Not even Winter’s icy grip could shield the fairy-tale city of Bruges from waves of tourists. Long known in Europe as the most intact and well-preserved medieval town, its popularity skyrocketed after the film In Bruges was released. So, when I found myself spending a weekend in Brussels, I naturally drifted towards Bruges like a moth to a flame.
70 minutes from central Brussels via train, Bruges is probably the most common day trip from the EU capitol. The train drops its passengers off outside of Bruges’ outer canal ring. From the station, visitors can spot the town’s distinctive clock tower based in its medieval center. Walking towards the tower, I crossed through cobblestones, softly rounded by centuries of wear. The streets were small, quaint and full of beautiful shops selling the Belgian favorites such as chocolate, lace and beer.
After 15 minutes of navigating through picturesque winding roads, I reached Bruges’ Markt – meaning market in Dutch, it’s more often translated as town square in English. Standing in the middle of this perfectly preserved medieval market square and UNESCO World Heritage Site was a pretty powerful experience. Bruges was at one point in its history considered to be the commercial capitol of the world, making this the middle age equivalent of Wall Street.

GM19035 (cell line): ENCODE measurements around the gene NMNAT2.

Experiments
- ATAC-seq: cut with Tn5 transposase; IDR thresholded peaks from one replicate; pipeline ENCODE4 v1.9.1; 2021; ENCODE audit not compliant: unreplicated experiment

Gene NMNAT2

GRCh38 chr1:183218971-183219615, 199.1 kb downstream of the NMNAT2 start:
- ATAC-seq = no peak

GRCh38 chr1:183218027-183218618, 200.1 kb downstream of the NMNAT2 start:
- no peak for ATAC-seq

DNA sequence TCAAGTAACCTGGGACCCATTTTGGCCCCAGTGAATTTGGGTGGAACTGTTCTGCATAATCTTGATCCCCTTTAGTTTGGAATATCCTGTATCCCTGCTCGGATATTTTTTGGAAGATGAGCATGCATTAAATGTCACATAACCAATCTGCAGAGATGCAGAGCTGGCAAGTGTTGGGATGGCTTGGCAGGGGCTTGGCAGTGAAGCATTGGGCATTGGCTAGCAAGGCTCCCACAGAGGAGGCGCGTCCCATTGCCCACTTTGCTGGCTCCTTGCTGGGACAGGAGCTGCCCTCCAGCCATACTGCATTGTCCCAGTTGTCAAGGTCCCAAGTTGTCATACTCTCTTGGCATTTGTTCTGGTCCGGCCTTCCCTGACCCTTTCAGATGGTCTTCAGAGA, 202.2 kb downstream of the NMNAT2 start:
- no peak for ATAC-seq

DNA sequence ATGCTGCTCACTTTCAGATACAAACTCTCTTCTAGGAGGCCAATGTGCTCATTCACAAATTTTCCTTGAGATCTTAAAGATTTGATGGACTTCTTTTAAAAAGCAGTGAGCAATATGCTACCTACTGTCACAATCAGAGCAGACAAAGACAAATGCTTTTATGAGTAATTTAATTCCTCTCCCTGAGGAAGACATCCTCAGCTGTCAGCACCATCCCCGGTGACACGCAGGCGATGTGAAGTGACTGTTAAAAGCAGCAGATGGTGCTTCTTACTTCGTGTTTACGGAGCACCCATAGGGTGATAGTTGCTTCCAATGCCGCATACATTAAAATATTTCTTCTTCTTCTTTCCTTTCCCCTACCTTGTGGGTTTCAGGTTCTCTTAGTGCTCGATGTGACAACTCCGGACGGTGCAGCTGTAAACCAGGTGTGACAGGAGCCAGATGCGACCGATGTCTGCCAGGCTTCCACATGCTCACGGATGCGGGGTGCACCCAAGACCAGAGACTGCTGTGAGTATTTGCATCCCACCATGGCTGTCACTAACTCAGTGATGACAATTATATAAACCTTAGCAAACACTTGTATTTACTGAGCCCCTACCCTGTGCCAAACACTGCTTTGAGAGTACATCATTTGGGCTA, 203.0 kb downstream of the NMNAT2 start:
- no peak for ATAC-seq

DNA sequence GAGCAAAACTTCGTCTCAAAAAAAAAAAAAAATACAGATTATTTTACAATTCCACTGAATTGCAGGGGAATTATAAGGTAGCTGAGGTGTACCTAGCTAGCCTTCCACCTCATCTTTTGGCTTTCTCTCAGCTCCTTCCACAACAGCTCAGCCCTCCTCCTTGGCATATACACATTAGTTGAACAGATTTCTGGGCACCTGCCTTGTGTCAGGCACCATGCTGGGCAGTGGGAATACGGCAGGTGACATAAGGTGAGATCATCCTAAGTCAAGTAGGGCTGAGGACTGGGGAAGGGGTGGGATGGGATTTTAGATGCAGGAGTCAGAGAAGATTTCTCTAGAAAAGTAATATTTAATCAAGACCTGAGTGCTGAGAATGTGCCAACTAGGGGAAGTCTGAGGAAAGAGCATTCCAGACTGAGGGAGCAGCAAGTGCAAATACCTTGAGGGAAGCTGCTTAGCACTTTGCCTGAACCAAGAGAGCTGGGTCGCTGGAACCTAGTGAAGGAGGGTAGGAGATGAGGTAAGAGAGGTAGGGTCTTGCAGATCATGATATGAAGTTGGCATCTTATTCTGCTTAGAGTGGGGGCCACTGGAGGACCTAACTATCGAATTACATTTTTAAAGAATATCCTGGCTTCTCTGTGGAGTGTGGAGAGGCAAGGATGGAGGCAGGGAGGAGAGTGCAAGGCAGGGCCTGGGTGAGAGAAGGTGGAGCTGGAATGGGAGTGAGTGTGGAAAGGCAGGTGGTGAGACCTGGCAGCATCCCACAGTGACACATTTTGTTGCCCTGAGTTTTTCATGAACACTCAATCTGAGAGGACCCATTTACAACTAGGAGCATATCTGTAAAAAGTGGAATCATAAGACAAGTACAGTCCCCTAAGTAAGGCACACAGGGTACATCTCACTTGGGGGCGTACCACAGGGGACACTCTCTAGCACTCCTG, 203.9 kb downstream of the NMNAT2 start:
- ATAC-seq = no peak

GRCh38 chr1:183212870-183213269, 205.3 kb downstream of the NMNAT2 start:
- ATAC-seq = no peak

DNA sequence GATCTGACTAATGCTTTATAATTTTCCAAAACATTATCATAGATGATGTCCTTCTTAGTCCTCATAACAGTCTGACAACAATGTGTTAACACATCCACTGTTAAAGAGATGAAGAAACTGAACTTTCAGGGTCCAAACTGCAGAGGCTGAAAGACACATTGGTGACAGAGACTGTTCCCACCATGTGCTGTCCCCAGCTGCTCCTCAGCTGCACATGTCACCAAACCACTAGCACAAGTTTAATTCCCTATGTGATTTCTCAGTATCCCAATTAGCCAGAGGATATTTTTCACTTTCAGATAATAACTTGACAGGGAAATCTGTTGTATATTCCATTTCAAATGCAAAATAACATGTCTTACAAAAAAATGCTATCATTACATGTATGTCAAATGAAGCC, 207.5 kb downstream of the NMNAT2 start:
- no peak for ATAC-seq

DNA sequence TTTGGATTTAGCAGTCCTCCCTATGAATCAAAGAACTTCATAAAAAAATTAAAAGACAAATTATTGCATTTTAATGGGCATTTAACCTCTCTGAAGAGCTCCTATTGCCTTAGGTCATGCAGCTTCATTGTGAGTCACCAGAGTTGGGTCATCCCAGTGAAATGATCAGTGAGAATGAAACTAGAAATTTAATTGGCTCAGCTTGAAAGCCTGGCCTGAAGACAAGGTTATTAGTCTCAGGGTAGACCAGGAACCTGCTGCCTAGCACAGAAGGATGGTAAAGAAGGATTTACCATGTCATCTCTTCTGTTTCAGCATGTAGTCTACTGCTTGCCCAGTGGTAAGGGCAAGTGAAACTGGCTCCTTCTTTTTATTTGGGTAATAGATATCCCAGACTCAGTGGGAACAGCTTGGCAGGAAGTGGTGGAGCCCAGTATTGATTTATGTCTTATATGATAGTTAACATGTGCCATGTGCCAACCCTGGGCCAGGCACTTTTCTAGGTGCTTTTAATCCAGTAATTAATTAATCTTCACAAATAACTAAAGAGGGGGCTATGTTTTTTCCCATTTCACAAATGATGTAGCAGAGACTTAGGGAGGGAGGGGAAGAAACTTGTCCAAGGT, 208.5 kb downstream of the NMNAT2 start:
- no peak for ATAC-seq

As the temperature dropped and the rain began to fall, the tourists began to scatter and the clip-clop of horses hooves around the square became more evident. In some respects, seeing Bruges covered in the dreary grey of Winter provided a more authentic experience for me. While the visitor numbers were still healthy, there was enough room to breathe and space to explore. I could smell the horses as they pulled their carriages around the square, hear the distinctive Germanic tones some of the residents and for I second I caught a glimpse of life here 500 or 600 years ago.
Rounding the corner from the main square, we ran into Bruges’ old town hall, called “Stadhuis” in Dutch (city house). Like the rest of the town, it was remarkably well preserved. A modest 2 euros gained us entrance into the main meeting room and adjacent museum. The Stadhuis’ main room was an impressive example of Bruges’ former wealth and prominence as a commercial hub. It was covered floor to ceiling with ornate decorations and paintings, all helping to tell of tale of the most powerful city in Belgium.
Through with our history lesson, we decided to spend the rest of our time in town freely exploring its nooks and crannies. We followed the path of one of its many canals, which took us through idyllic residential districts and gorgeous shophouses. The sweet tooth in me couldn’t help but stop and gawk at each chocolate or candy store we passed. After finally giving in and indulging in some of Belgium’s specialties – chocolate, waffles, fries, and beer – I must admit that this little country ranks very highly on my best-food list.
As the day wound down and the cold air crept in, we made out way past the canal along Bruges’ medieval border towards the train station. We made it back into Brussels for dinner with a camera loaded with pictures and my head full of memories. Easily one of the best day trip towns I’ve ever visited, it is every bit the fairy-tale village it claims to be.